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Get a Handle on Choosing, Using Chisel

April 04, 1998|From Associated Press

When you need to pare wood, make joints, smooth corners or cut recesses (called mortises) for hinges and locks, use a chisel.

Despite its simple appearance, a chisel is a precision tool with a razor-sharp cutting edge. When kept sharp and free of corrosion, a chisel will last a lifetime.

Chisels come in a bewildering variety of shapes and sizes. They are driven by hand or with a mallet. The cutting edge of the chisel's steel blade is always beveled, but the sides of the blade may be straight or beveled. Straight sides are stronger than beveled, but a blade with beveled sides can reach into tight places. The blade tip may be round, square or angled for specific tasks.

Used properly, a chisel carves the wood, leaving a smooth surface. Although it's sometimes necessary to work directly across the grain--or even against the grain--a chisel is most efficiently used to make small shavings with the grain so that the blade doesn't catch or split off hunks of wood.

Chisels with high-impact plastic handles should have the steel tang all the way through the handle. These tools are adequate for most household chores but tend to be made of lower-grade steel and need to be sharpened more frequently than those with high-quality blades.

The beveled angles of a cutting tip vary. A paring tip has a 15-degree narrow angle for delicate work. A firmer tip, with a 20-degree angle, is most versatile. For rough work, such as framing, the blade is a steeper 25 degrees.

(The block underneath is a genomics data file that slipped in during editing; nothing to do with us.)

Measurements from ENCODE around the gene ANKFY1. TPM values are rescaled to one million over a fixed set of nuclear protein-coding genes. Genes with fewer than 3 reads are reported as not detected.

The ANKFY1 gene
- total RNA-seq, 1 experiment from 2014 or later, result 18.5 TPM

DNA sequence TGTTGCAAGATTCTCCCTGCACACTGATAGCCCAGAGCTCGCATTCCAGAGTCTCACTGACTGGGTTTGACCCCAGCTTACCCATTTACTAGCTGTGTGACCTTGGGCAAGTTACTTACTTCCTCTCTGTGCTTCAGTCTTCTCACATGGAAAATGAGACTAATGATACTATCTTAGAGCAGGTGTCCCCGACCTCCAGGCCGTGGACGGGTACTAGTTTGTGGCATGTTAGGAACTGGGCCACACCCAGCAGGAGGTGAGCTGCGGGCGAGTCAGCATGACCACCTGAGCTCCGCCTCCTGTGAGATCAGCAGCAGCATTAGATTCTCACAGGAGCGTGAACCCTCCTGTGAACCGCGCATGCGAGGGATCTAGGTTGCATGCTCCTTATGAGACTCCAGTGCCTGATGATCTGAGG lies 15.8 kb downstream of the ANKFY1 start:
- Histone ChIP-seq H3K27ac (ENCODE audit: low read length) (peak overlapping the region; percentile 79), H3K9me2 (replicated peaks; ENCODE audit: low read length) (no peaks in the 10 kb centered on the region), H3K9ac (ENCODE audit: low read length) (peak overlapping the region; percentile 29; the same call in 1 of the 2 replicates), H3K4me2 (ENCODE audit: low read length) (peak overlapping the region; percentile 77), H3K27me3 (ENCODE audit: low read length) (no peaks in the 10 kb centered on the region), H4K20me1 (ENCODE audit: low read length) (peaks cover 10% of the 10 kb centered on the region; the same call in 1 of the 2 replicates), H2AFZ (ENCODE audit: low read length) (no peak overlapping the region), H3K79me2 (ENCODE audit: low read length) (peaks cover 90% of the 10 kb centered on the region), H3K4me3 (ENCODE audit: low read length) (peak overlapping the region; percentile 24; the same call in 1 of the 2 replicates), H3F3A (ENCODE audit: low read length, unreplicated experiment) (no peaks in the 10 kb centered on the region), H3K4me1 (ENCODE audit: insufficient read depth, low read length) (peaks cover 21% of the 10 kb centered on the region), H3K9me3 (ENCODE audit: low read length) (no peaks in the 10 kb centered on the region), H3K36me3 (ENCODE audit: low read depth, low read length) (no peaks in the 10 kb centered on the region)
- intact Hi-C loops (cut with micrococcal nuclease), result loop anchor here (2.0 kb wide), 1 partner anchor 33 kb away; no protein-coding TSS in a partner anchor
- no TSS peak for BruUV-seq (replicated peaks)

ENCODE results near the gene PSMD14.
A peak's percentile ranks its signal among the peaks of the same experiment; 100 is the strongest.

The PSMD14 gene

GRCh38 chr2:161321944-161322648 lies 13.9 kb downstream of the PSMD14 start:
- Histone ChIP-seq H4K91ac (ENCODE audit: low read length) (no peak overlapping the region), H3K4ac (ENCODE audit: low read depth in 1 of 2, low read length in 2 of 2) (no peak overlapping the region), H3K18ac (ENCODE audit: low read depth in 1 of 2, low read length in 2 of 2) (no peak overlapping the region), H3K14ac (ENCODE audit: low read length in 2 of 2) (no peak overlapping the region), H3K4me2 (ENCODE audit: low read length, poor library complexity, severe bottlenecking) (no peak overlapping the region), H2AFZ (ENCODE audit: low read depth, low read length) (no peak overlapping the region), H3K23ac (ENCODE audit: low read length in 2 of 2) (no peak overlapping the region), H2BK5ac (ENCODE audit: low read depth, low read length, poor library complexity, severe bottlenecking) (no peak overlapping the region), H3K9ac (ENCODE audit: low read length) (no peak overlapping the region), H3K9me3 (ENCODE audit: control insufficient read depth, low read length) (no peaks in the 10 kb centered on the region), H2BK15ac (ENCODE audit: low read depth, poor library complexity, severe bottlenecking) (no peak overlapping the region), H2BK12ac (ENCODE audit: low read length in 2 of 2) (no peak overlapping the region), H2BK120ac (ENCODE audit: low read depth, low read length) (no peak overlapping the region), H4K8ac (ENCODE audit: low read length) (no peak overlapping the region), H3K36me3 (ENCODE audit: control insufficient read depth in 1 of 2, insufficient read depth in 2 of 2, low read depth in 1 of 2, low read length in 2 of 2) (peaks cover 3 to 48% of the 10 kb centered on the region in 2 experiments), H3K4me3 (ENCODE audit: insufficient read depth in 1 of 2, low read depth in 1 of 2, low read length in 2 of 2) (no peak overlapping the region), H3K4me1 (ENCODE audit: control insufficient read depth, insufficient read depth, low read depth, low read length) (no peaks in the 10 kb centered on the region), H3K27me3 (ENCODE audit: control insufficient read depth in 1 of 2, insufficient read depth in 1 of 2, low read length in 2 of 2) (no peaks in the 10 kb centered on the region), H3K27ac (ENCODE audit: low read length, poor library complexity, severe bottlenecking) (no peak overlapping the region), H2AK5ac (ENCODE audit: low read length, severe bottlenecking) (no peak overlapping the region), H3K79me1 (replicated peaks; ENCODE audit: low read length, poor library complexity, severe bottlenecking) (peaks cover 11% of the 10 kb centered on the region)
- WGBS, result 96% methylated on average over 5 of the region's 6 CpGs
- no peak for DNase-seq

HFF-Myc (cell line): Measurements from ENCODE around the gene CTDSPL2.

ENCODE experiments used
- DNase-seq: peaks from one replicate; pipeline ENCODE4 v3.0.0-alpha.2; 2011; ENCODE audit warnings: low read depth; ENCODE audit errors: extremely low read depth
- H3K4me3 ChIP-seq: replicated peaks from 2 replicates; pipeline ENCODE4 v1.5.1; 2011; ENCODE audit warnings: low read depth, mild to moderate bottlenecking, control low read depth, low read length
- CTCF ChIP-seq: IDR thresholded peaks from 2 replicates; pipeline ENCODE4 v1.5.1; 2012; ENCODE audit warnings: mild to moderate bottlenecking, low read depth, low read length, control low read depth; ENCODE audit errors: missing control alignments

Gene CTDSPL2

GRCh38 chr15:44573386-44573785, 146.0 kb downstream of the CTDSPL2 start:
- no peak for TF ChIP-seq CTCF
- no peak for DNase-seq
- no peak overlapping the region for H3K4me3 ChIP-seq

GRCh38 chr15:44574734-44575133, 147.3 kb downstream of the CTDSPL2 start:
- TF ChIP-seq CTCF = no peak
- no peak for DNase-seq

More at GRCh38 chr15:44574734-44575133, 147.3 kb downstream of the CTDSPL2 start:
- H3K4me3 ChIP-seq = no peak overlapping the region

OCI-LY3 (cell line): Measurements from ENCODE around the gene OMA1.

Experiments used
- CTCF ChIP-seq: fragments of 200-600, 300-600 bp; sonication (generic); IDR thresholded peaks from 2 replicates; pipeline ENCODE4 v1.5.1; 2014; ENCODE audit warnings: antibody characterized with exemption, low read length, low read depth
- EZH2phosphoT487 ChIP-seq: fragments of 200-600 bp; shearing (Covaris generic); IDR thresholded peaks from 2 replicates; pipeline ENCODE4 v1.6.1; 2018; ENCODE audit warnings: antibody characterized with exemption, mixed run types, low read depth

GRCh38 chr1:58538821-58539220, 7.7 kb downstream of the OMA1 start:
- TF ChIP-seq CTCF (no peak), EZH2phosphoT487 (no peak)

Blade widths vary, as do the increments by which widths increase. Blades between one-eighth-inch and 1-inch wide increase by increments of one-eighth-inch; between 1-inch and 1 1/2-inches by one-quarter-inch.

In general, narrow chisels are more useful than wide ones. A good starter set will include one-quarter, three-eighths, one-half and three-quarter-inch chisels.

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When working with a chisel, don't cut deeply; it's better to pare thin shavings. Work with the grain (downhill) when cutting. If working against grain (uphill) is unavoidable, be careful to avoid gouging. Whenever possible, use another tool to remove most of the waste.

For deep cutting, hold the chisel with the bevel facing up and drive it with hand pressure or light mallet blows.

For fine shaving, hold the chisel with the bevel facing down and rock the chisel on the bevel to control the depth of cut.

The bevel also faces down for concave curves, but on convex curves, holding the bevel face up gives greater control. When you square the edges of a mortise, the bevel faces the west side so that the shavings will curl into a recess.

In general, the tip fits best into a confined space if the bevel is facing down. The tip is most efficient if the bevel is facing up in places where the chisel can be almost level.

Remember that a chisel is sharp. Always keep both hands behind the blade as you work. Cut away from your body, never toward yourself. Always secure the wood in a bench vise, against a brace or clamp it to the work surface.

Protect the cutting edges; store chisels in tool rolls or on a rack. Leaving a chisel lying on a work surface is asking for an accident. Plastic covers that fit over the tips sometimes come with chisels; they can be bought separately.

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